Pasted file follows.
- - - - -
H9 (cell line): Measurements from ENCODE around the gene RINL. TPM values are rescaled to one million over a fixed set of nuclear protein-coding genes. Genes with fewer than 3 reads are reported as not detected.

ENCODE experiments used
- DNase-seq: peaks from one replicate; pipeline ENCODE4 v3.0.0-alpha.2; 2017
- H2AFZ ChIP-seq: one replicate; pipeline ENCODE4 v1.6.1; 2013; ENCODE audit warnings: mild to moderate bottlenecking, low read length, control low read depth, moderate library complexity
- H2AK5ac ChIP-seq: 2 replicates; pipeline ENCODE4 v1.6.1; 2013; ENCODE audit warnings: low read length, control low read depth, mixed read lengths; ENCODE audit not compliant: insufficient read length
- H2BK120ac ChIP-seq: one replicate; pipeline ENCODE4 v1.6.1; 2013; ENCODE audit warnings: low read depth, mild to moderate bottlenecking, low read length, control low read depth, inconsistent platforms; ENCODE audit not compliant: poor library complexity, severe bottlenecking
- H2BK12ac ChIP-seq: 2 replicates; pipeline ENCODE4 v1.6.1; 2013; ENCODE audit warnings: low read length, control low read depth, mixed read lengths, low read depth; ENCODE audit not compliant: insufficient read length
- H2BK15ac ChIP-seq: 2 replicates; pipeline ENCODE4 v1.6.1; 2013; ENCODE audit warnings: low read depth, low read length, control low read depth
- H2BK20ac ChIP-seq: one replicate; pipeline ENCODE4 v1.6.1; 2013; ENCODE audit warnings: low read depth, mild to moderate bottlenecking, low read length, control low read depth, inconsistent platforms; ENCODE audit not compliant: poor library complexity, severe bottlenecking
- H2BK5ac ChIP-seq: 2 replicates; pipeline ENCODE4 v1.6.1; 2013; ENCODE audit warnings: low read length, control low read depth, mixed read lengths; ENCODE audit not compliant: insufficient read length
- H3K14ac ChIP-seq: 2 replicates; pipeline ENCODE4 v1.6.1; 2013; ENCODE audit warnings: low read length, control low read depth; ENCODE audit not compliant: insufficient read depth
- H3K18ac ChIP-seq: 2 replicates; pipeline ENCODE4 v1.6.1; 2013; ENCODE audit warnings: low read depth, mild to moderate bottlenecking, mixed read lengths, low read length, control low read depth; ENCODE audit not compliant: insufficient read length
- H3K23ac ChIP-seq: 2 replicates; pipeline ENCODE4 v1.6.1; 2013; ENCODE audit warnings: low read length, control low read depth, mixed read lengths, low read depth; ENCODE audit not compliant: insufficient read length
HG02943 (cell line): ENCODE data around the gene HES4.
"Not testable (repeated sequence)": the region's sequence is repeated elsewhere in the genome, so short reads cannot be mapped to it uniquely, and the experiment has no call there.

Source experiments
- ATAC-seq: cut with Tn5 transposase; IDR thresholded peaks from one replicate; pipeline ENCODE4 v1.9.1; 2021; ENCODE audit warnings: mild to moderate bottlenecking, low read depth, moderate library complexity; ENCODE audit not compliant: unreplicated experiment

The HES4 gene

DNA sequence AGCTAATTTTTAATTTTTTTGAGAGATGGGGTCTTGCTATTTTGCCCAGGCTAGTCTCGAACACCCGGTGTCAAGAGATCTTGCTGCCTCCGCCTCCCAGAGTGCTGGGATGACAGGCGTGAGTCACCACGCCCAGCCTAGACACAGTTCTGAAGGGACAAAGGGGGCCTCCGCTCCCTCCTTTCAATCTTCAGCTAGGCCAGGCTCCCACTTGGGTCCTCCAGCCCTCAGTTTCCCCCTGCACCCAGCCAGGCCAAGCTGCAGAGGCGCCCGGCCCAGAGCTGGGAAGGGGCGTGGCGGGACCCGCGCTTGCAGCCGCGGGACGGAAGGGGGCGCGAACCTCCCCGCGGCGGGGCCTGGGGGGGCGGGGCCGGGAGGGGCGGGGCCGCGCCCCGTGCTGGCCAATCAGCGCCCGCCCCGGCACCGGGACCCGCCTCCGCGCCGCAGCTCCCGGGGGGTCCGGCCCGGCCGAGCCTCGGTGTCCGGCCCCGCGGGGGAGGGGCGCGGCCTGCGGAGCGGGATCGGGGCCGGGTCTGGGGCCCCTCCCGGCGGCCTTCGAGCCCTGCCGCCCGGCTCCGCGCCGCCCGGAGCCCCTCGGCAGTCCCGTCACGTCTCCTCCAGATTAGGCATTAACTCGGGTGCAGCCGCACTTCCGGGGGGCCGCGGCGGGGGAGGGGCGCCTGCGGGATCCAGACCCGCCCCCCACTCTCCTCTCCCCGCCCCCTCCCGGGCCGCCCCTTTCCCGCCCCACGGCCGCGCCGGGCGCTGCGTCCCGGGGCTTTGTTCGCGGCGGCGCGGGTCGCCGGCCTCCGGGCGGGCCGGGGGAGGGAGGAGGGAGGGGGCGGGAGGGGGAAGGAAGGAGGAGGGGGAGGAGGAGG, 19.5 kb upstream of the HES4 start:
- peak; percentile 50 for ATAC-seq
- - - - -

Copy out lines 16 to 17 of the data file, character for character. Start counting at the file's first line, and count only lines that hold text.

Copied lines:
Source experiments
- ATAC-seq: cut with Tn5 transposase; IDR thresholded peaks from one replicate; pipeline ENCODE4 v1.9.1; 2021; ENCODE audit warnings: mild to moderate bottlenecking, low read depth, moderate library complexity; ENCODE audit not compliant: unreplicated experiment